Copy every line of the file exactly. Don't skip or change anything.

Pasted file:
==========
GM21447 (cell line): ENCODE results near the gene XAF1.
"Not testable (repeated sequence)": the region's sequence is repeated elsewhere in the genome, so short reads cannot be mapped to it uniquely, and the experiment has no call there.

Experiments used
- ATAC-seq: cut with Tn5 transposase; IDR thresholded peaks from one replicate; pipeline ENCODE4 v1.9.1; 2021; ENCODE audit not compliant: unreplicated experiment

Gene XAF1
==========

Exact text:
GM21447 (cell line): ENCODE results near the gene XAF1.
"Not testable (repeated sequence)": the region's sequence is repeated elsewhere in the genome, so short reads cannot be mapped to it uniquely, and the experiment has no call there.

Experiments used
- ATAC-seq: cut with Tn5 transposase; IDR thresholded peaks from one replicate; pipeline ENCODE4 v1.9.1; 2021; ENCODE audit not compliant: unreplicated experiment

Gene XAF1